Body Tissues

Connective Tissues

Connective tissue connects structures in the body to provide support for organs, store fat, and transport substances.

Connective tissue is composed of cells and an extracellular matrix that binds the cells and organs, integrating all parts of the body. It is the most widespread tissue of the body and can be found in every organ. The nonliving extracellular matrix is usually the most abundant portion of connective tissue and has two components, fibers and ground substance. A variety of cell types are found in connective tissues. The cell type that distinguishes the type of connective tissue exists in immature and mature stages. Immature cells undergo cell division and produce and secrete the extracellular matrix. Mature cells are embedded in the extracellular matrix and act to maintain the matrix.

The types and proportions of fibers of the extracellular matrix determine the features of the connective tissues, whether they are strong and hard, gelatinous, flexible, elastic, or fluid. The three types of fibers found in connective tissues are elastic, collagen, and reticular fibers. An elastic fiber is a type of fiber found in connective tissue that can stretch and recoil. A collagen fiber is a type of fiber found in connective tissue that provides strength. A reticular fiber is a type of fiber found in connective tissue that has a netlike formation and provides support.

The ground substance is composed of extracellular fluid, dissolved substances, and large globular proteins found in the extracellular matrix. The ground substance serves as a diffusion medium, helps cells stick to the matrix, and aggregates proteins to form a gel-like substance. The composition of the ground substance varies between connective tissue types.

The amount of vascularization, or blood supply, of connective tissues ranges from avascular, having no blood supply, to highly vascularized. This disparity is related to the structure, function, and metabolic activity of the tissue. For example, avascular connective tissue such as cartilage is thin and relies on diffusion for nutrient exchange, whereas adipose (fat) and bone are highly vascularized in order to transport materials to and from the tissue.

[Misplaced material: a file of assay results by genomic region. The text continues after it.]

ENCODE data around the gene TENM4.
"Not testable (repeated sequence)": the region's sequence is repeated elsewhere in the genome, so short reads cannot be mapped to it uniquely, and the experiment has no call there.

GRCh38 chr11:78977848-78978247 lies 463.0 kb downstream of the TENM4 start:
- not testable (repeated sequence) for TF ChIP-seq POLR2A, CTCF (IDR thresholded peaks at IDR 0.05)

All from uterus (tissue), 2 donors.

There are four main types of connective tissue. These include:

1. Connective tissue proper includes loose and dense connective tissues. It contains various cells including fibroblasts to produce fibers of the extracellular matrix, cells that provide an immune function (macrophages, white blood cells, and plasma cells), mast cells to inhibit clotting, and adipocytes that store fat. Connective tissue proper can be classified as loose connective tissue, which contains more ground substance than fibers, and dense connective tissue, which contains more fibers than ground substance.

  • Loose connective tissue is highly vascularized and includes areolar tissue, reticular tissue, and adipose tissue. Areolar tissue has a gelatinous matrix with a cushioning and protective function. It is primarily found under the skin and around organs. Reticular tissue contains a high proportion of reticular fibers and makes up the sponge-like tissue of lymph organs. Adipose tissue is a type of loose connective tissue with a high proportion of large fat cells that protects organs and serves as a nutrient reserve. An adipocyte is a cell in connective tissue that stores fat. Adipose tissue is unique because it contains more cells than extracellular matrix. When fat accumulation occurs, the fat-storing compartments of the adipocytes grow larger while the total cell number does not change. White fat is a type of adipose that stores energy in the form of large lipid droplets inside the adipocytes. It functions as energy storage, insulation, and cushioning of internal organs. Brown fat is a specialized type of adipose that stores fats as small droplets and burns them to release heat. It is found primarily in the neck and shoulder region of fetuses and infants, with adults retaining a very small amount.